nently maintain a government In the
Philippine islands, I reply, first, that
the highest obligation of this nation
Is to be true to itself. No obligation to
any particular nation, or to all nations
combined, can require the abandon
ment of our theory of government and
the substitution of doctrines against
which our whole national life has been
a protest. And, second, that our obli
gations to the Filipinos who inhabit
the islands are greater than any obli
gation which we cau owe to foreigners
who have a temporary residence in the
Philippines desire to trade there.
It is argu'd by some that the Fili
pinos are Incapable of self-government
and that tl.erefore we owe it to the
world to take control of them. Ad
miral Dewe in an official report to
the navy department, declared the Fili
pinos more f-pal)le of self-government
than theCub ns.and said that he based
his opinion upon a knowledge of both
races. But I will not rest the case upon
the relative advancement of the Fill
pinos. Henry Clay, in defending the
rights of th« people of South America
to self-government, said: "It is the
doctrlue of thrones that man Is too ig
nprant to govern himself." »I
contend that 'it Is to. arraign the dispo
sition of Providence. Himself to sup
pose that He has created beings inca
pable of governing themselves, and to
be trampied on by-kings. Self-govern
ihent Is.- ihe ...natural government of
then.'*- :.
•••v Clay was right. Once, ad
mit that some people are capable qf
self-govermrent and that others are
not, and that the capable people have
a right to seize upon and govern the
Incapable, and you make force—brute
force—the only foundation of govern
ment and invite tbe reisteMsMinM-^
J^nhllcan^ r^gll
own tbe flag that floats over our dead
tn the Philippines?" The same ques
tion might 'ave been asked when the
American flag floated over Cbapulte
pec and waved over the dead who fell
there but the tourist who visits the
City of Mexico finds tlie^e a national
cemetery owned by the United States
and cared foi by an American citizen.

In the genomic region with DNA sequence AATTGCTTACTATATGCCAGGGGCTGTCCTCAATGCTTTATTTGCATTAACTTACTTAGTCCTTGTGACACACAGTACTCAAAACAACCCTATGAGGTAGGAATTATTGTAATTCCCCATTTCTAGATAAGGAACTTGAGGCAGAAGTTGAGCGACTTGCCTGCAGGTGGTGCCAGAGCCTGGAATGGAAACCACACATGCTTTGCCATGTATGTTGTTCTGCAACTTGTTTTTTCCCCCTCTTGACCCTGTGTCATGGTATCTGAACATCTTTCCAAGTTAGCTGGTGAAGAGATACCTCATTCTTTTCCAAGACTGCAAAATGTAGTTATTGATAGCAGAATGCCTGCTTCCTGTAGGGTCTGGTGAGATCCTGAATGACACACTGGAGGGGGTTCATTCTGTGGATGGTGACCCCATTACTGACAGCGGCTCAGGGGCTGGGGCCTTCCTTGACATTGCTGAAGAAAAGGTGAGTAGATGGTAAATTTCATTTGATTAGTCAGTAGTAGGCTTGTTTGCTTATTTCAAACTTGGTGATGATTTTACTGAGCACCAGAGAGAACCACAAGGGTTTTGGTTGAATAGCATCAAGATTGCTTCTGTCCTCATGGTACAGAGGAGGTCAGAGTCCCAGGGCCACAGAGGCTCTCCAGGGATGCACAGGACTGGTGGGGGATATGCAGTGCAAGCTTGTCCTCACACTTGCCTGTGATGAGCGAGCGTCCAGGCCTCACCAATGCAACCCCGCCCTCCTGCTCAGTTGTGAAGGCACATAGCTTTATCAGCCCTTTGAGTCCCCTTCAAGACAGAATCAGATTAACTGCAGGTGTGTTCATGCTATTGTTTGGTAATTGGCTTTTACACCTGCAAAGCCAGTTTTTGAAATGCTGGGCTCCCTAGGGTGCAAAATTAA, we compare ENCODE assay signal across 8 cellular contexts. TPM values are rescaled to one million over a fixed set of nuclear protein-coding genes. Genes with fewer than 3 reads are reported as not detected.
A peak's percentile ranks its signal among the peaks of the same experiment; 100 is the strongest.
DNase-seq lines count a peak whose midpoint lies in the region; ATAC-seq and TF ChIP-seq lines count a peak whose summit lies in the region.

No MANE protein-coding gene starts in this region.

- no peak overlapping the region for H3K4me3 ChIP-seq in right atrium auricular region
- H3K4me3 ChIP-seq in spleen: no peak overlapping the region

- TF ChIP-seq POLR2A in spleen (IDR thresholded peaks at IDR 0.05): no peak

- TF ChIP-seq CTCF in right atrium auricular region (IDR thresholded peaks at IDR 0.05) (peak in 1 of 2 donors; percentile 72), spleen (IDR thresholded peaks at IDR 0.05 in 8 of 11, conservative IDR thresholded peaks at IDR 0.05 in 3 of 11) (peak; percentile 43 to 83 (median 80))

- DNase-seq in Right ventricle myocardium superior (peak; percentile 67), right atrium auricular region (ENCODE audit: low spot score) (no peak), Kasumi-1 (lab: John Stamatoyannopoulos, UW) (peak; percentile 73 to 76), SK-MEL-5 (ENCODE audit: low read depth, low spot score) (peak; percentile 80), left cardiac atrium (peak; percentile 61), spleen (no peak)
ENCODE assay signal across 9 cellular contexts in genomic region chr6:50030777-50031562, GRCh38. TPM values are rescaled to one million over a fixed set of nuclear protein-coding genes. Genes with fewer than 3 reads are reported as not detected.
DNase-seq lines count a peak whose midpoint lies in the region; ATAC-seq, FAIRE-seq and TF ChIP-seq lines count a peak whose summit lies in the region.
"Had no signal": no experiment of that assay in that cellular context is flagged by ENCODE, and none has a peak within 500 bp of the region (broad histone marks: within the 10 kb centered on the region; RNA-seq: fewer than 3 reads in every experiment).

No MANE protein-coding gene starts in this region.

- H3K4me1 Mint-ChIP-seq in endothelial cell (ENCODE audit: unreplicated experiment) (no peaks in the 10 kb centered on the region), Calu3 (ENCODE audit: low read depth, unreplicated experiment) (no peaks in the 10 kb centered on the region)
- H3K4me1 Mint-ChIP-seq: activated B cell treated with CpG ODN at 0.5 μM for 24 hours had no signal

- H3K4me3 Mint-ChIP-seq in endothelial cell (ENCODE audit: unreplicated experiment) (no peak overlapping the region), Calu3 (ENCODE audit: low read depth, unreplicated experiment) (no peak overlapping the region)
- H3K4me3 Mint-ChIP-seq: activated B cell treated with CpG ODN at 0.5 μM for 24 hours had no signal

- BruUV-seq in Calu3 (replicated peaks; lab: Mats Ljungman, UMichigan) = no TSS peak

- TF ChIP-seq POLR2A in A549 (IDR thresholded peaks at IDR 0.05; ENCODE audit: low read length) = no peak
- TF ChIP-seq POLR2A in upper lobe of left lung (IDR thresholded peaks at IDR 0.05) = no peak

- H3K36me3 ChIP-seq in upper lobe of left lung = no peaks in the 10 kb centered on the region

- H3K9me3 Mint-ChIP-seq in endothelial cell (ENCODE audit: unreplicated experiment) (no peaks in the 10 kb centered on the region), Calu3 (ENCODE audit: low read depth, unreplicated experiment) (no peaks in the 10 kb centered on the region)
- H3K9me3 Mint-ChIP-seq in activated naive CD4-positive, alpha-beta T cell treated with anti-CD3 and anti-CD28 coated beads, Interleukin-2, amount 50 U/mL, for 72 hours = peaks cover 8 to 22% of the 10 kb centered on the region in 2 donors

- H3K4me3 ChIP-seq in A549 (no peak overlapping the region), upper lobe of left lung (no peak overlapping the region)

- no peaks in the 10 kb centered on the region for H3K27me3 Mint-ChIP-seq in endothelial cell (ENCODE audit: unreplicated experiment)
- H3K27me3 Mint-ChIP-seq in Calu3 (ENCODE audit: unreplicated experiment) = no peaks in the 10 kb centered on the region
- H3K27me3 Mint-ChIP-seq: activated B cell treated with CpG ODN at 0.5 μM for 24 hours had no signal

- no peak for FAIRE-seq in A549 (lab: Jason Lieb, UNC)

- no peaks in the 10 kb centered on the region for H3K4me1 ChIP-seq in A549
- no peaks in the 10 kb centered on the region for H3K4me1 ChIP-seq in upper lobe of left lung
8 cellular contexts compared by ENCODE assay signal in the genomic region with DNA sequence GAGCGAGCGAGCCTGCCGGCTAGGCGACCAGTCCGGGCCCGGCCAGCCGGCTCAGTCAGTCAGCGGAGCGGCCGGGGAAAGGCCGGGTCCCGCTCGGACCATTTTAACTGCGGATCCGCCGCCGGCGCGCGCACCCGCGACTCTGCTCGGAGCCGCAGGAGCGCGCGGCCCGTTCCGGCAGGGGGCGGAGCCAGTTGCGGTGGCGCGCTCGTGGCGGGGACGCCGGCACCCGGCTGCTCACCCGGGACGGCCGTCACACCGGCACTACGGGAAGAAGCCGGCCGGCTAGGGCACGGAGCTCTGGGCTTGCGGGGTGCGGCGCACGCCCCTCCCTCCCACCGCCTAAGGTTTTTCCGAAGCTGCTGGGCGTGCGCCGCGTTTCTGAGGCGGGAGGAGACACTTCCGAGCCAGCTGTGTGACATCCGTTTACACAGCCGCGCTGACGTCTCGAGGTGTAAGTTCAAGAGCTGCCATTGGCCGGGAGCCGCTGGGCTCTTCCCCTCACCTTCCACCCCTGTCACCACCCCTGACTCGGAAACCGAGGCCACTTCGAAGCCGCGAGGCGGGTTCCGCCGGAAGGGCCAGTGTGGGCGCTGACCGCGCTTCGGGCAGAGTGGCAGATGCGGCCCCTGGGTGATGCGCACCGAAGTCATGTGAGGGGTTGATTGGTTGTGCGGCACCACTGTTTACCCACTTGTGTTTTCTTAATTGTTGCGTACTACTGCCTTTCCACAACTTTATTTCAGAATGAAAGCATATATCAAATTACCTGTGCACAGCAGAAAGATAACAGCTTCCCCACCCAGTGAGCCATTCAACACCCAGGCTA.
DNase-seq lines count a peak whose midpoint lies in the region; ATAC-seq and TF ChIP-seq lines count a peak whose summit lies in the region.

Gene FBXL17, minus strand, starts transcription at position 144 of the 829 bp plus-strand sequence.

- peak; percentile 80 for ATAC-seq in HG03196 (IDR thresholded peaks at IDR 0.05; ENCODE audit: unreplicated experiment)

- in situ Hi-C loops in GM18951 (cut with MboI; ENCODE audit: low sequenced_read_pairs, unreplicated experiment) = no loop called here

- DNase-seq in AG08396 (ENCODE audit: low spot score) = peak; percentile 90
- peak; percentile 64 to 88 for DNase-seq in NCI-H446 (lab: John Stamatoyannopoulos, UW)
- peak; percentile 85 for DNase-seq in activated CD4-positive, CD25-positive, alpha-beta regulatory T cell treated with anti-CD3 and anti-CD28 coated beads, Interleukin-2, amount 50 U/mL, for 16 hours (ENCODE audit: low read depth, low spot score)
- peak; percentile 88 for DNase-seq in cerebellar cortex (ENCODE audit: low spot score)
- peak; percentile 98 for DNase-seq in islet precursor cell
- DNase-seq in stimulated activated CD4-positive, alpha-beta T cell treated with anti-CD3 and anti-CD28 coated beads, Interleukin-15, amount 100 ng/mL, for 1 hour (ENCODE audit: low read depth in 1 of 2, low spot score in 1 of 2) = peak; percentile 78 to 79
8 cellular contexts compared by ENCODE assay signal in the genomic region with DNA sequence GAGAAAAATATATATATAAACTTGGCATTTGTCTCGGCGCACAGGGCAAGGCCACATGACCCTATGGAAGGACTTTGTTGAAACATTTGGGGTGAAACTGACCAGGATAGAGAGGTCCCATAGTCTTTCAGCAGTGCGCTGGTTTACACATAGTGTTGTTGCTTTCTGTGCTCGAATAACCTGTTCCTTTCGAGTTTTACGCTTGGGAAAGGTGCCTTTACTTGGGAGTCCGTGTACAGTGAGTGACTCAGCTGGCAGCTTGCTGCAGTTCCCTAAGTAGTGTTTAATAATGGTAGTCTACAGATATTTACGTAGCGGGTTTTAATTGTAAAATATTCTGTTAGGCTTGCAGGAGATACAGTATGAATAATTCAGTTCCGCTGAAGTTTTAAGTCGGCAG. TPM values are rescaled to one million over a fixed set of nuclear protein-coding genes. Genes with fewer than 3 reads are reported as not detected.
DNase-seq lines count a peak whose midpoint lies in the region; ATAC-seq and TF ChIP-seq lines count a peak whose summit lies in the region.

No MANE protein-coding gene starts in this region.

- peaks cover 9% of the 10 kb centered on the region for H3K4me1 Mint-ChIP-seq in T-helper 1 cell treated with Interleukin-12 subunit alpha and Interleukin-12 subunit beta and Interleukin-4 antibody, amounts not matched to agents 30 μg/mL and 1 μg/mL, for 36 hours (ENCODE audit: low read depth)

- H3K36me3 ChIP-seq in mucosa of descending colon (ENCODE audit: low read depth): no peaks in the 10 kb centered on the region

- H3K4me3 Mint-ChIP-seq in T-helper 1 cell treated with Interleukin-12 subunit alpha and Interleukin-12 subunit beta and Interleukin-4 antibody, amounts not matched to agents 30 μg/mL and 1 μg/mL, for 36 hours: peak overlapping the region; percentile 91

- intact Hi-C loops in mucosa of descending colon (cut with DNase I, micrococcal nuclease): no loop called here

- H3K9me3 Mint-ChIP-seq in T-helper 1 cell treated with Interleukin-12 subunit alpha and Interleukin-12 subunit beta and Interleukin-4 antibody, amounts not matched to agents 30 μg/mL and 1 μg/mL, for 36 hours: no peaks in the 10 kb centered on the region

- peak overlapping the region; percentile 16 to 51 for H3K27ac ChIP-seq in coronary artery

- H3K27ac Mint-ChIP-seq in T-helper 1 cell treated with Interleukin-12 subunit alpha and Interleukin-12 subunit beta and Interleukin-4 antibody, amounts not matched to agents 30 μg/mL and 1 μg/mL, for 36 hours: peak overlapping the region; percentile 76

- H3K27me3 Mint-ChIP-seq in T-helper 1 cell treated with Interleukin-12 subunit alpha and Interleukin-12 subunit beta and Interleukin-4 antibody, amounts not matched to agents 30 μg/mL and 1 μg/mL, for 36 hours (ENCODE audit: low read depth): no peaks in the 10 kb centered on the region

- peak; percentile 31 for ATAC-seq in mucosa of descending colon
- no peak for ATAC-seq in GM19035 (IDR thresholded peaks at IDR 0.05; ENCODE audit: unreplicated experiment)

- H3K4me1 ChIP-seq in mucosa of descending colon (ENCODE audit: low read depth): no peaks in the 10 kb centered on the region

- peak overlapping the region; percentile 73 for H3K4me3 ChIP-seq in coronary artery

Our flag still floats over our dead, but
when the treaty with Mexico was
signed Amr.lcan authority withdrew
to the Rio Grande, a a a "Can
we not govern colonies?" we are asked.
The question Is not what we can do,
but what we ought to do. This nation
can do whatever it desires to do, but It
must accept responsibility for what it
does. If the constitution stands in the
way, the people can amend the consti
tution. I repeat, the nation can do
whatever it desires to do, but It can
not avoid the natural nnd legitimate
results of its own conduct.
It is of age, and It can do what It
pleases it can spurn the traditions of
the pastr it cap repudiate the princi
ples upon which the nation re its It
can employ force instead of reason
it can substitute might of right it can
conquer weaker people it can exploit
their lands, appropriate their property
and kill their people but it cannot re
peal the moral law or escape the pun
ishment decreed for the violation of
human rights.
"Would we tread In the paths of ty
ranny.
Nor reckon the tyrant's cost? «.
Who taketh another's liberty
.His freedom is also lost.
Would we win as the strong have ever
won
Make ready to pay the debt,
For the God who reigned over Babvlon
ts the God who js reigning yet/
The Souls
of Flowers!
0
'/ViJl't' V.J,'
t,t fa
1
m.Miiiylti 111 happy union
in Ihe fxquisi'ie |ier
furriHH wh curry, StvntH
lire rin diflicul blfVnd
into harmony asHoundB
It takwi almost as hi{?li
an order of ability to
jnakp true perfutneB as
•'required to write good
mimic.
No wonder so much
01 the perfume offered'
is rank, flat, and iin-1
satisfactory. It not
wholly pleased with the
odors you are now
g, using, we would like to
have you try some of
1 lie delightful ones we